The Australian Reptile Park and Wildlife Sanctuary
Meet Hugo the galapagos tortoise Pet a friendly, fluffy wombat Have a picnic with a family of star tortoises Meet a cuddly  koala - so cute you'll die! Oooo... It's a snake! Bilby Cute little Devils A tastey meal Play in the park

The Best Family FUN Day OUT

Woma python

Scientific Name: Aspidites ramsayi

Proudly Sponsored by

Em Gruzin, Sydney NSW
Ana Van der Velde, Zetland

Did You Know?

Unlike most pythons, the woma python has a narrow, pointed head, so itís sometimes mistaken for a venomous snake. But being a python, itís non-venomous and harmless to humans. The woma python also lacks the heat sensors in the head that most pythons have.

The woma python has ‘wow!’ factor with its distinctive banded patterning of alternating light and dark browns. The browns range in colour from yellowish, reddish to olive-brown and grey. Sometimes the banding can be faint, and other times mottled. The underbelly is creamy yellow. It has a very narrow pointed tail, which it uses as a lure, wiggling it to attract prey while the rest of its body remains motionless, waiting to pounce. Once prey has been caught, it either coils its strong body around it to kill it by constriction, or squashes the prey against the walls of its burrow.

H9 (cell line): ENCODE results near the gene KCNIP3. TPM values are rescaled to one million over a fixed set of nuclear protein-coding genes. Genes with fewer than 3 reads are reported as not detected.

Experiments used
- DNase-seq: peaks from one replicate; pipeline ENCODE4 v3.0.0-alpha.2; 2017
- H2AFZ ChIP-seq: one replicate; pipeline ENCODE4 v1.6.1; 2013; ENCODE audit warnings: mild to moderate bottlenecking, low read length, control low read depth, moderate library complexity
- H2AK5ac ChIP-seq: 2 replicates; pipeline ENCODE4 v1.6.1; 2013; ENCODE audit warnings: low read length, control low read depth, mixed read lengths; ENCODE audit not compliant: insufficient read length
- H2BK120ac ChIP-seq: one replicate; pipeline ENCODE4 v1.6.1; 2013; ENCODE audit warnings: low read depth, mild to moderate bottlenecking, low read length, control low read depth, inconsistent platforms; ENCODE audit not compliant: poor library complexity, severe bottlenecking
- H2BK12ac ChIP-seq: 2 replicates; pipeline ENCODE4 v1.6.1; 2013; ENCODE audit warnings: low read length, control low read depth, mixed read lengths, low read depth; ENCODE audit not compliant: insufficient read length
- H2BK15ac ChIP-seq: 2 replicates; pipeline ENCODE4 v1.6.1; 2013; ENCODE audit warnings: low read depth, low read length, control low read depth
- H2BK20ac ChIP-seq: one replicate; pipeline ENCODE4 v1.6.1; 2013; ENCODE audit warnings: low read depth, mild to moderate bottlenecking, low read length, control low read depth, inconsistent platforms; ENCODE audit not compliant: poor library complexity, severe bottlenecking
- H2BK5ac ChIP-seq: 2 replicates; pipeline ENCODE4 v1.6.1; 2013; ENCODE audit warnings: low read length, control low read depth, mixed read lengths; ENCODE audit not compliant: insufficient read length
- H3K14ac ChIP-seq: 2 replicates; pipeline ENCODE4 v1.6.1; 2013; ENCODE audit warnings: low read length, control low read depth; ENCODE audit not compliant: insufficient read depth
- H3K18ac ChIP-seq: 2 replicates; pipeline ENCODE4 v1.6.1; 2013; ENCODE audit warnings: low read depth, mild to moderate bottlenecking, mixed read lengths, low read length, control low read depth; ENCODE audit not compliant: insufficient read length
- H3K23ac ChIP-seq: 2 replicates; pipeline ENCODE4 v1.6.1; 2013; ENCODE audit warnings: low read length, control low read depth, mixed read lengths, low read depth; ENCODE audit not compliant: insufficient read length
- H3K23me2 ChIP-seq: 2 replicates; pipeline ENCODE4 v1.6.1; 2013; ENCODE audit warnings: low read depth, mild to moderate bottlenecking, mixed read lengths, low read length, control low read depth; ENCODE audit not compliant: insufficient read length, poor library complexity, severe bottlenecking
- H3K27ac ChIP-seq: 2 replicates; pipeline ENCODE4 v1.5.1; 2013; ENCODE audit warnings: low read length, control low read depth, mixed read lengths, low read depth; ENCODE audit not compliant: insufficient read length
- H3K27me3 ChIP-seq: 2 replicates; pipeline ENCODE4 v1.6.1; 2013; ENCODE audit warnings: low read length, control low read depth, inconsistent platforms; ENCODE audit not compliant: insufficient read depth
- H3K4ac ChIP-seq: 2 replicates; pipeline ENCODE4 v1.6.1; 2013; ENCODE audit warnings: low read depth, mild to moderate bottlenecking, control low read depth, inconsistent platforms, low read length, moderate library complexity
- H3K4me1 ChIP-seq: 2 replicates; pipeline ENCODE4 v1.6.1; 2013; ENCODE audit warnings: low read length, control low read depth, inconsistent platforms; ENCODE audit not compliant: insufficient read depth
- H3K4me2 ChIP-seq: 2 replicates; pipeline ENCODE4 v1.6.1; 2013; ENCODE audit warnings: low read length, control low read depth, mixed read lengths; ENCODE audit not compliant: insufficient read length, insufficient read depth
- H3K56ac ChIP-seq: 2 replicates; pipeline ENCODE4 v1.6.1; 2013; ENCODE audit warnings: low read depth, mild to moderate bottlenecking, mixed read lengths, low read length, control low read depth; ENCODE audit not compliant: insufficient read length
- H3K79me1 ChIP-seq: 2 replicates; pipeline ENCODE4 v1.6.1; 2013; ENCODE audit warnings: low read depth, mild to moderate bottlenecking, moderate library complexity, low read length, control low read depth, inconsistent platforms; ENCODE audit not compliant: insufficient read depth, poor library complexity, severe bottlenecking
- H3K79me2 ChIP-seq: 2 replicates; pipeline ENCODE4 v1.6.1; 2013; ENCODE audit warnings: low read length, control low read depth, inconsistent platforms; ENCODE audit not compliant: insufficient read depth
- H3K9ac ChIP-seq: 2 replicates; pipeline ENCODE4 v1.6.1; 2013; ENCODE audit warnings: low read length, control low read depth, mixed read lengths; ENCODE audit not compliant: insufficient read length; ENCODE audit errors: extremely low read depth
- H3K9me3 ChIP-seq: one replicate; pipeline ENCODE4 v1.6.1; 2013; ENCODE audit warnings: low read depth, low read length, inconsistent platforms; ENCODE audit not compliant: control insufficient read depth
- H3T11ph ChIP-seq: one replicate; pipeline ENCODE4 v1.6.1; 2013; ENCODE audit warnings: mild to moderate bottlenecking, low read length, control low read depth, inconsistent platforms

Woma pythons are found in the arid regions of central Australia and in the south-west of Western Australia, near Shark Bay. By day, they shelter in hollow logs and burrows. Sometimes they will enlarge their burrows by using their heads as shovels to dig them out. Areas with sandy soils are favoured due to the ease with which burrows can be made.


Mainly small reptiles, but also small mammals and birds. The snake searches for prey at night.


A clutch of 5-19 eggs is laid in September to October. The female incubates them in the burrow for about two months before they hatch.

More Australian pythons
Australian Reptile Park - logo